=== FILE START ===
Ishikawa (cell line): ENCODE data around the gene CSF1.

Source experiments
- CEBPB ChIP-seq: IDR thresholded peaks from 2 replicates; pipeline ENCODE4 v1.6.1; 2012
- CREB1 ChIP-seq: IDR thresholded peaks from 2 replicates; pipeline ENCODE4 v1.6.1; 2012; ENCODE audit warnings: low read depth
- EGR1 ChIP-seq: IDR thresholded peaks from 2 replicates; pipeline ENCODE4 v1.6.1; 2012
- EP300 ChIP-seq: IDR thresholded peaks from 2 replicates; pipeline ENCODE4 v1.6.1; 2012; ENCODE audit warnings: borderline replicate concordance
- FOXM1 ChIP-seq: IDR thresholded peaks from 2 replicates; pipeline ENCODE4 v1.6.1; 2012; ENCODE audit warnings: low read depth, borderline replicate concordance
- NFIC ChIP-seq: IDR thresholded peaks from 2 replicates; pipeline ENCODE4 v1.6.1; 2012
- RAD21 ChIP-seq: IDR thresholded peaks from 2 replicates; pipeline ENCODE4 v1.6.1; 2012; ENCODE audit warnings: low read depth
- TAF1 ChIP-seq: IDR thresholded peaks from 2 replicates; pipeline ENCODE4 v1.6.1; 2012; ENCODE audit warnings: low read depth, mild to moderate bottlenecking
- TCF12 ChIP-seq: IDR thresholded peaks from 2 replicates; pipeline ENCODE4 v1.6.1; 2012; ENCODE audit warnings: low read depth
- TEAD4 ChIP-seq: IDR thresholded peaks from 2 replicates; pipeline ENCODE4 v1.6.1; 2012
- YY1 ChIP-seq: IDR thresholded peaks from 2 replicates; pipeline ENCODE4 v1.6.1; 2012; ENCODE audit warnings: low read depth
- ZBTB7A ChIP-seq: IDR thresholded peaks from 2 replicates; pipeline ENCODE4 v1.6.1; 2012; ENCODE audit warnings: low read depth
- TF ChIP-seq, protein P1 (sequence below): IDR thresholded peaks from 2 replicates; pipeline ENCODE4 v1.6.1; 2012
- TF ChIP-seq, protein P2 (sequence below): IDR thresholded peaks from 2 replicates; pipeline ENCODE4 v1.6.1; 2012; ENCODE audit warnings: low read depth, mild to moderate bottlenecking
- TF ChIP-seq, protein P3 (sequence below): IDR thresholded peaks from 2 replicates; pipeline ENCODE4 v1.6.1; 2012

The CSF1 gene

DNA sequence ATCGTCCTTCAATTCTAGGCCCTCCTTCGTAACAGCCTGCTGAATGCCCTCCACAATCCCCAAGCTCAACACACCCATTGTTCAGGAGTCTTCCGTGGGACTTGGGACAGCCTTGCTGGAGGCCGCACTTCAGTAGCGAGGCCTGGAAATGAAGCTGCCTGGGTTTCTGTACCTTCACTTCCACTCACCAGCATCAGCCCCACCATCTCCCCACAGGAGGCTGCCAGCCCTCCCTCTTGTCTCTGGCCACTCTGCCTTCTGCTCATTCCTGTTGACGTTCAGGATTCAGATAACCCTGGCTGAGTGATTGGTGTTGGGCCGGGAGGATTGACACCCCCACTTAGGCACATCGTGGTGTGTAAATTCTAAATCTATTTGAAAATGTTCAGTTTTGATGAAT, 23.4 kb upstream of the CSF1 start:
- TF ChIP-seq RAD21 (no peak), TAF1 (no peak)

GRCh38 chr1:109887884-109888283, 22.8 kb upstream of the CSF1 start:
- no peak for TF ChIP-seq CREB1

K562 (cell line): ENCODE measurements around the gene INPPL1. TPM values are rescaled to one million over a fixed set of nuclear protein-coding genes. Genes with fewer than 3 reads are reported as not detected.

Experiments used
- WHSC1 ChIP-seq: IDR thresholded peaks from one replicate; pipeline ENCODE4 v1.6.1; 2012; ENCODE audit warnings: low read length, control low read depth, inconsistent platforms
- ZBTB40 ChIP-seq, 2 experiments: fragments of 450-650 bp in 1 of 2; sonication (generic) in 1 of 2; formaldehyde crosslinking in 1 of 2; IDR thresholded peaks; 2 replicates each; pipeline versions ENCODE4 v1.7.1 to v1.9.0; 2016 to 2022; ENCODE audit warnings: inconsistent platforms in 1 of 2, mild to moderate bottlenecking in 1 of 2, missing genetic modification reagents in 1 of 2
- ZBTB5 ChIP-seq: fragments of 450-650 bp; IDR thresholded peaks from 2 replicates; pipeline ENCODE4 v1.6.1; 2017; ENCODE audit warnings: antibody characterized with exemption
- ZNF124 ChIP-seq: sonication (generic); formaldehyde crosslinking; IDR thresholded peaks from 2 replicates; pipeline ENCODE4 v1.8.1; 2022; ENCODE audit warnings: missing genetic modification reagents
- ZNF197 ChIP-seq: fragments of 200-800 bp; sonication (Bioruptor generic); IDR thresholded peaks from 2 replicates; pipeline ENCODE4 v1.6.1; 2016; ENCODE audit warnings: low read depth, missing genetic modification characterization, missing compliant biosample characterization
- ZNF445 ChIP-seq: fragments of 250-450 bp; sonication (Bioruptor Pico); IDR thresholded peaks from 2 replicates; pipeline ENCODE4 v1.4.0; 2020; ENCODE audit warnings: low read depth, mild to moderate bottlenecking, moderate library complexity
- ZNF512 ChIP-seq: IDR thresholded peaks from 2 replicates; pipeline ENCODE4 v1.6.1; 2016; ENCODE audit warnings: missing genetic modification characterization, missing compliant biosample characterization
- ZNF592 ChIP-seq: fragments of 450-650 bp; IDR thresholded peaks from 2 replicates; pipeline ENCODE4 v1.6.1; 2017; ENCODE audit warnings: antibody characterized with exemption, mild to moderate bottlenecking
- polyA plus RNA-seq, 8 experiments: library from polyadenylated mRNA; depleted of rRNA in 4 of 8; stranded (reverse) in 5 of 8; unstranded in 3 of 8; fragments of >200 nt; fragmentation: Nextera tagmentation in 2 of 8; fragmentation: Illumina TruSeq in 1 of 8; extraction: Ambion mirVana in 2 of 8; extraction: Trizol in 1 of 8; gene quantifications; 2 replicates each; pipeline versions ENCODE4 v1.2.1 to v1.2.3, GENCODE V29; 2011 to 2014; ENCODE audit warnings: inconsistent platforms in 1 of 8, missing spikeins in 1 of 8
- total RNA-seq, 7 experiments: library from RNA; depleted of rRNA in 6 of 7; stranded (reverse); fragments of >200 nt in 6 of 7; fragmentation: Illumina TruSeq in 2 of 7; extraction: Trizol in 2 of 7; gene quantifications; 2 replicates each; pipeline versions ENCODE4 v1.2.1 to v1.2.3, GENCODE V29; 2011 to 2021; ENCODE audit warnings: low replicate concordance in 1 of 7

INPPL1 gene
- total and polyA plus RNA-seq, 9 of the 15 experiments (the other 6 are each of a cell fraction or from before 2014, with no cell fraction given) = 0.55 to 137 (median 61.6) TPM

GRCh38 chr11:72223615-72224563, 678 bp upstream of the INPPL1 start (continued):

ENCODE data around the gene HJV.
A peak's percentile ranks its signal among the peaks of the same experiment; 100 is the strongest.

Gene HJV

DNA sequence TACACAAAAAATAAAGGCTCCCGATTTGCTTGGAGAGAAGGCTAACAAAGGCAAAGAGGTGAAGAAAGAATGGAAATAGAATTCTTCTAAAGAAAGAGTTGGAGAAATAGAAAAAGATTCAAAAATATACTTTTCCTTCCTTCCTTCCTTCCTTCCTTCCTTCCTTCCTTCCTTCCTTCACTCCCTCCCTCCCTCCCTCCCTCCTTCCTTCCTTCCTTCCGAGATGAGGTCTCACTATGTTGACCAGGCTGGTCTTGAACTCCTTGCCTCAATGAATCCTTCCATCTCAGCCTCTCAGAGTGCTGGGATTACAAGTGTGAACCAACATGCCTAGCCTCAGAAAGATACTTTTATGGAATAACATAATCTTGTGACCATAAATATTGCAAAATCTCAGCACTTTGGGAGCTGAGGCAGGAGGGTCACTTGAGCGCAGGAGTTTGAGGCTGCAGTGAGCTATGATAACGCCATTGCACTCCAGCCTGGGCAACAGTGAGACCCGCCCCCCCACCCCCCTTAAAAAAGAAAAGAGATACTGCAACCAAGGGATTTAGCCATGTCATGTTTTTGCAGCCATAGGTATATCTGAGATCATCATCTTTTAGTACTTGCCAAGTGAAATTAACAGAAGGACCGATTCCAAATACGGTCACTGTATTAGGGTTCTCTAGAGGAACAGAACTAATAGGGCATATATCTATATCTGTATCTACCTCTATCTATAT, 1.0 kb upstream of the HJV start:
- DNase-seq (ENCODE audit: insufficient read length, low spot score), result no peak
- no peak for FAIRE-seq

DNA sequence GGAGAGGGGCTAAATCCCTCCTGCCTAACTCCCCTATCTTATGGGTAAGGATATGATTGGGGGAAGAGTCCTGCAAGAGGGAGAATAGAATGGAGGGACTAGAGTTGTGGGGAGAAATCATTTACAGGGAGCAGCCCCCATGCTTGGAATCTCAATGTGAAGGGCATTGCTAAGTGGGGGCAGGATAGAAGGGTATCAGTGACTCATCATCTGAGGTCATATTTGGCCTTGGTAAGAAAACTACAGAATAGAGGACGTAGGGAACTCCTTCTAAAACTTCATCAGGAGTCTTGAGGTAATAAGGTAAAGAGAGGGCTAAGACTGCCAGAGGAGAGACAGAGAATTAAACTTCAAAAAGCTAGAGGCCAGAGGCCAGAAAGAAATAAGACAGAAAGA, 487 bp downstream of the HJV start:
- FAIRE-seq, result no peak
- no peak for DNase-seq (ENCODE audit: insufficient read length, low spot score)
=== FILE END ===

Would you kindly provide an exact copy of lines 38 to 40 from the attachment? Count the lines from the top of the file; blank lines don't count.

ENCODE data around the gene HJV.
A peak's percentile ranks its signal among the peaks of the same experiment; 100 is the strongest.

Gene HJV